Reviews for York's Adventures With Lewis and Clark : An African-American's Part in the Great Expedition
Booklist Reviews 2003 December #1
Gr. 4-8. Blumberg, author of The Incredible Journey of Lewis and Clark (1987), now offers an account of the same journey featuring York, the only African American member of the Corps of Discovery. William Clark's playmate as a child and later his personal slave, York joined his master on the expedition, where his strength, skills, and courageous acts were recorded in the journals. His black skin and strong physique amazed and impressed many of the Native Americans, perhaps helping the corps gain acceptance. Blumberg notes that without York, the expedition might have failed. Reproductions of paintings, prints, photographs, documents, and artifacts illustrate this large-format book, which concludes with a bibliography, Internet sites, and several pages of endnotes, containing background information and citations for the many quotations from books, letters, and journals. Although much of York's life was unrecorded, this clearly presents what is known and acknowledges speculation where it occurs. Your shelves may be bulging with Lewis and Clark expedition books in this bicentennial year, but make room for this one. ((Reviewed December 1, 2003)) Copyright 2003 Booklist Reviews
Horn Book Guide Reviews 2004 Fall
York, William Clark's "personal 'body servant'" (i.e., slave), couldn't write, so Blumberg charted a difficult task for herself when she chose to make York the focus of this book. Remarkably, she succeeds. She consistently distinguishes between facts and her opinion, using suppositions to convey the history of the times or the expedition as a whole. Black-and-white illustrations accompany the clear narrative. Bib., ind. Copyright 2004 Horn Book Guide Reviews.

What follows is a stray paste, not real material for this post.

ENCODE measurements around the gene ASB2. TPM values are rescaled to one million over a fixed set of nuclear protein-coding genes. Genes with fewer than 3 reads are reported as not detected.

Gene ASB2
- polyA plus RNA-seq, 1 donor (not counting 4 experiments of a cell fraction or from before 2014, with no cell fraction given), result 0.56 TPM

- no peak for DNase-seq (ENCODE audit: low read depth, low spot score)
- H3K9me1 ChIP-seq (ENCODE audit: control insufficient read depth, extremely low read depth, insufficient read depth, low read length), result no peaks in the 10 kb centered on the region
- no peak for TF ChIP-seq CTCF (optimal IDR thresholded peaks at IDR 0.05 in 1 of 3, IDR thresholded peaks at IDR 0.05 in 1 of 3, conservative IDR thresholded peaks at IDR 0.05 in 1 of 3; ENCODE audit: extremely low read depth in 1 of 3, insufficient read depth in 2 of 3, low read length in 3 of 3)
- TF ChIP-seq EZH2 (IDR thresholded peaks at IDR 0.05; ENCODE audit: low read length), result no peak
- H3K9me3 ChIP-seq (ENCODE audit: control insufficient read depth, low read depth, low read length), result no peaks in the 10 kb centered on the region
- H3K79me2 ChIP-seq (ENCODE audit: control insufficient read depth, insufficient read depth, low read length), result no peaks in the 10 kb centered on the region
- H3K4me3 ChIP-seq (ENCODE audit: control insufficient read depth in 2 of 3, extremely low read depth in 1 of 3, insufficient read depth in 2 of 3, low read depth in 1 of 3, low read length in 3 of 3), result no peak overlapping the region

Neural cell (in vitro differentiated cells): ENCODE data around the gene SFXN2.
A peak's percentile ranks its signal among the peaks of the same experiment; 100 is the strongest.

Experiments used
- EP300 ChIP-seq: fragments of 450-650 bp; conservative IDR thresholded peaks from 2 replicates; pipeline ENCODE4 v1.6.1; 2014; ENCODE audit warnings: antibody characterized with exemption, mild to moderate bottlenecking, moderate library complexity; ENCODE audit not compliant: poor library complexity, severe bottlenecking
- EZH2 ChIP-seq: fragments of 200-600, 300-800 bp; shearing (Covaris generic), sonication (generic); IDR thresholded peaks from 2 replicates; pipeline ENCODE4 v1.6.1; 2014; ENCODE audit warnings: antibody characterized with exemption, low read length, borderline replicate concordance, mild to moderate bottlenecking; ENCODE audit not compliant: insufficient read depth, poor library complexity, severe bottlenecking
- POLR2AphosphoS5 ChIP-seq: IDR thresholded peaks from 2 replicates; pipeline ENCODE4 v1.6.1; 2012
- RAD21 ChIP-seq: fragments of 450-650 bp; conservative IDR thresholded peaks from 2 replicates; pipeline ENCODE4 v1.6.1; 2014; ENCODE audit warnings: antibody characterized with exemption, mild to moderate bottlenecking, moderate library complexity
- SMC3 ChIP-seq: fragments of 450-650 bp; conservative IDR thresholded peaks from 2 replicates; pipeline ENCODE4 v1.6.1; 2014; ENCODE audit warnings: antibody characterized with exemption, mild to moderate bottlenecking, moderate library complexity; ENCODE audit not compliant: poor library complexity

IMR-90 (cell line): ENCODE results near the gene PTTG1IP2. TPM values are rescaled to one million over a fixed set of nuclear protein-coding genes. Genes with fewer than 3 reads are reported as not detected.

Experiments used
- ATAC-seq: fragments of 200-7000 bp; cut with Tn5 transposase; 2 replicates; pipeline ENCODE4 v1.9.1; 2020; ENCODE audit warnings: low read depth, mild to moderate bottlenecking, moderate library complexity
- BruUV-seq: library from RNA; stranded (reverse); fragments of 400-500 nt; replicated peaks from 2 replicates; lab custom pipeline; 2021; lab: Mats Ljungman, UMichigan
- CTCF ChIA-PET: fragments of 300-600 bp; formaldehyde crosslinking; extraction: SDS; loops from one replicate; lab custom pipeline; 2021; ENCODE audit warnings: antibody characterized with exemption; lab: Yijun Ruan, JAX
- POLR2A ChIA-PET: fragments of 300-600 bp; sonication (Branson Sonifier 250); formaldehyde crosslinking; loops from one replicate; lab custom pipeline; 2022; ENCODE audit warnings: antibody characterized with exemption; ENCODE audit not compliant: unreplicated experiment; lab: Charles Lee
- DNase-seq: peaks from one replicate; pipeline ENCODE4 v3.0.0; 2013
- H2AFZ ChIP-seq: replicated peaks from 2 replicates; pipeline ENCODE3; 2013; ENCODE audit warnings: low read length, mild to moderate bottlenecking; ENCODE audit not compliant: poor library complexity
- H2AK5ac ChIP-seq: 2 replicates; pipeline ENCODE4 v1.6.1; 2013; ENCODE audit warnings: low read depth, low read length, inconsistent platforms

Horn Book Magazine Reviews 2004 #1
All of the members of Lewis and Clark's Corps of Discovery were recruited, save one: York, William Clark's "personal 'body servant'" (i.e., slave). And even though the members of the expedition have been described as "the writingest explorers of all time," York could not write, and therefore left no record of his experiences. So Blumberg charted a difficult task for herself when she chose to make York the focus of this account of Lewis and Clark's journey. Remarkably, she succeeds. Journals, liberally quoted and thoroughly documented, reveal that York was an accomplished hunter and successful trader. They contain references to the Indians' belief that the color of York's skin implied spiritual powers. Records also show that York, as a slave, was never paid for his contributions but that he did vote on where to spend the winter on the West Coast. These few facts cannot hold a book together, and Blumberg is left to speculate about York's actions, thoughts, and contributions. But she never fabricates. She consistently distinguishes between fact and opinion ("Because he could swim, York was probably of great value in the water shoving, guiding and freeing the boats") and uses such suppositions to reveal something about the history of the times or the expedition as a whole. "At the start many of the men undoubtedly wondered how York would fit in. In line with the prejudices of the time, they believed that black people were inferior human beings who had little feeling and low intelligence.... York was surely troubled, too. Because he was a slave, he must have feared he would be disdained and singled out to do demeaning, disagreeable tasks for everyone." The clear chronological narrative encompasses biographical elements, historical events, and social customs. Explanatory endnotes, a bibliography, and an index (not seen) complete the book. Copyright 2004 Horn Book Magazine Reviews
Kirkus Reviews 2003 November #2